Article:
Unistats data for Geography
Pass in Diploma of at least 60% including at least 1 Science subject
GCSE You must fulfil our GCSE entry requirements as well as one of the requirements listed below.
English language and maths at grade C or 4 or above
UCAS tariff points
112 points - Geography preferred but not essential. General Studies is accepted in combination with other A level subjects.
GCE A level
112 points - Geography preferred but not essential. General Studies is accepted in combination with other A level subjects.
BTEC National Diploma
BTEC Higher National Diploma
Possible entry to year 3
Possible entry to year 3
112 points - Grade C Maths and English required. If taking GCSEs in English Language and Mathematics to be awarded in 2017 and beyond, in England, a grade 4 will be required.
Irish Leaving Certificate
112 points from Higher Level
Access to HE
112 points from QAA approved Access to HE Diploma
Salford Alternative Entry Scheme (SAES)
We welcome applications from students who may not meet the stated entry criteria but who can demonstrate their ability to pursue the course successfully. Once we have received your application we will assess it and recommend it for SAES if you are an eligible candidate.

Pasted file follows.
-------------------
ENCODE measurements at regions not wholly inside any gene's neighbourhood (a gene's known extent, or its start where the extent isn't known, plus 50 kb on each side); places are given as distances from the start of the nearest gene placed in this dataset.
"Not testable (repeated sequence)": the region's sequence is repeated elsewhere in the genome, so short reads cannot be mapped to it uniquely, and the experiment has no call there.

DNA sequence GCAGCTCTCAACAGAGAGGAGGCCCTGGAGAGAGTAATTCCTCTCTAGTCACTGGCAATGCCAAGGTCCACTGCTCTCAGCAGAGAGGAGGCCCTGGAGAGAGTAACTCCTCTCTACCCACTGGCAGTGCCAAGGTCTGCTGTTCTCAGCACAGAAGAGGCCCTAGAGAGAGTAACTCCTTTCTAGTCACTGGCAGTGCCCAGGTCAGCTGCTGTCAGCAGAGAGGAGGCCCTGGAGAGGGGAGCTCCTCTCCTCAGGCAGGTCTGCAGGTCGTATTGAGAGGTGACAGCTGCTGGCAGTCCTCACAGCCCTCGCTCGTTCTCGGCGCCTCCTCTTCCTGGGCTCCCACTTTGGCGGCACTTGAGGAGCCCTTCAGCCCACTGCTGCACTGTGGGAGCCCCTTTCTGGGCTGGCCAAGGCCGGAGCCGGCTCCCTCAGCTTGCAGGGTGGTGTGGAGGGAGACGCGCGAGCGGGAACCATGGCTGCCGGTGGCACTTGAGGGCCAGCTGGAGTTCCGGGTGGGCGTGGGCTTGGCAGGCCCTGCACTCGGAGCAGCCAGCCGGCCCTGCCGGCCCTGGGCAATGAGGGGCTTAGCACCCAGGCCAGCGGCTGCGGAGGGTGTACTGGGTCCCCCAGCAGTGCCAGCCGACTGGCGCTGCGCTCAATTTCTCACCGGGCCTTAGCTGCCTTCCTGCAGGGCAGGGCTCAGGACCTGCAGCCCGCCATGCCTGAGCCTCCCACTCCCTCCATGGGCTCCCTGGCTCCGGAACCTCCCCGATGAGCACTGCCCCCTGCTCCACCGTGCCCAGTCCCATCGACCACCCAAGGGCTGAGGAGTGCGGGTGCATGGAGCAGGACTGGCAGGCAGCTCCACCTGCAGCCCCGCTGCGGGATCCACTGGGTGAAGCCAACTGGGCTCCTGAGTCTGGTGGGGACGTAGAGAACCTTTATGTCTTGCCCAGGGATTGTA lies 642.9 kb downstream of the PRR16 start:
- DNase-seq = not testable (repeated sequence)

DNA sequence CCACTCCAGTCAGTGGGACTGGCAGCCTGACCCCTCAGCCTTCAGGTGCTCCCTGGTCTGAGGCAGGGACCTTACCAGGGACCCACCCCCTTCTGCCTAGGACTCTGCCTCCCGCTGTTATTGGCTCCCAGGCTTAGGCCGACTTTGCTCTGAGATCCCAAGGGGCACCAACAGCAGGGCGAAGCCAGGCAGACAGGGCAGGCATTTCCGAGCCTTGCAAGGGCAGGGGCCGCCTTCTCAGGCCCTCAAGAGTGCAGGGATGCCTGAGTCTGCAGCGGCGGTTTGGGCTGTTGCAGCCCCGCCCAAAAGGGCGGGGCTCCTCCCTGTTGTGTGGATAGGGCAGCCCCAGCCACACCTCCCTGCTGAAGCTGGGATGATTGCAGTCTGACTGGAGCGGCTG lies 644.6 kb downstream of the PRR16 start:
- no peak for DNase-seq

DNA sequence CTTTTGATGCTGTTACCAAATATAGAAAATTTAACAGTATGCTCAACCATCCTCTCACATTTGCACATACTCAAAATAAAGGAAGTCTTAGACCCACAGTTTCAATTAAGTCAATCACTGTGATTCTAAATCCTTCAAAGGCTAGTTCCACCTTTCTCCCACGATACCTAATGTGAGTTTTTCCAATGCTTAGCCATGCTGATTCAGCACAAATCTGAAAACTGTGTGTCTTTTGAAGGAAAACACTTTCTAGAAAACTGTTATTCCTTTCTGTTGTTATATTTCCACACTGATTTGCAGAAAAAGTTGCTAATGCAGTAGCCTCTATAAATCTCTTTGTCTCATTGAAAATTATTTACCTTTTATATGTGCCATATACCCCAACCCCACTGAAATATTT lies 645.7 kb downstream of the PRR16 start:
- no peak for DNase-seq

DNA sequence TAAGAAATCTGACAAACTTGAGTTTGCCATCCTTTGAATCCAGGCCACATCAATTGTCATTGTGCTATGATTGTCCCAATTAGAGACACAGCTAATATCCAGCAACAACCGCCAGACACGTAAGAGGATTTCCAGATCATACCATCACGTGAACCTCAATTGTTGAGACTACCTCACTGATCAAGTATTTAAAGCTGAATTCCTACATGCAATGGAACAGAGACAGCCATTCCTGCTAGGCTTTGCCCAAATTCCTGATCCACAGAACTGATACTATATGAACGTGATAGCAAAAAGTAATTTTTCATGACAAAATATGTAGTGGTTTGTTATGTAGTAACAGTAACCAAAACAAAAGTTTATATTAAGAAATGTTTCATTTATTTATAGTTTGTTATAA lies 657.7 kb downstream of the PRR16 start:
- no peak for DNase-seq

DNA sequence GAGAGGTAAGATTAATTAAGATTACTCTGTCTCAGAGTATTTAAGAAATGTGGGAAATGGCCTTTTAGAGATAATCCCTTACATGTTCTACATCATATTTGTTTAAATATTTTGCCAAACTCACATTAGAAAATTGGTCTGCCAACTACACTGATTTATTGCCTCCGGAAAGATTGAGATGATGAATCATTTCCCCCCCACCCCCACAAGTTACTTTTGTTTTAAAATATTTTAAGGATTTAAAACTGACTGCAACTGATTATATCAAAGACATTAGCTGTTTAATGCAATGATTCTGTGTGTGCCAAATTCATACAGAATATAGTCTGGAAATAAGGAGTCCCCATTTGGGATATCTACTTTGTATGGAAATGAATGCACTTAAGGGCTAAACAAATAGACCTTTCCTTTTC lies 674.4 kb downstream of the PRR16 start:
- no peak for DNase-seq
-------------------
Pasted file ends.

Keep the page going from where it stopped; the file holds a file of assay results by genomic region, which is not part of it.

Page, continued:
There are two different routes through the Salford Alternative Entry Scheme and applicants will be directed to the one appropriate for their course. Assessment will either be through a review of prior learning or through a formal test.
English Language Requirements
International applicants will be required to show a proficiency in English. An IELTS score of 6.0 (no element below 5.5) is proof of this. If you need to improve your written and spoken English, you might be interested in our English language courses.
We welcome those coming from school or college, with or without an A level in Geography but with interests in geography and a passion for fieldwork. We also welcome those returning to education, either via Access qualifications or by taking the foundation year route.
Your annual fee will be calculated pro rata to the full-time fee according to the number of credits you are studying.
£12,300 per year
Field courses - the cost of the residential field course will be covered by the school but you should consider any additional money you may wish to spend on the field course - especially on the trips abroad.
Field trips - you will not be charged for field (day) trips but are expected to provide their own refreshments.
You should also consider further costs which may include books, stationery, printing, binding and general subsistence on trips and visits.
Teaching is through a combination of
Computer based learning
Guided independent learning in the form of assignments and project work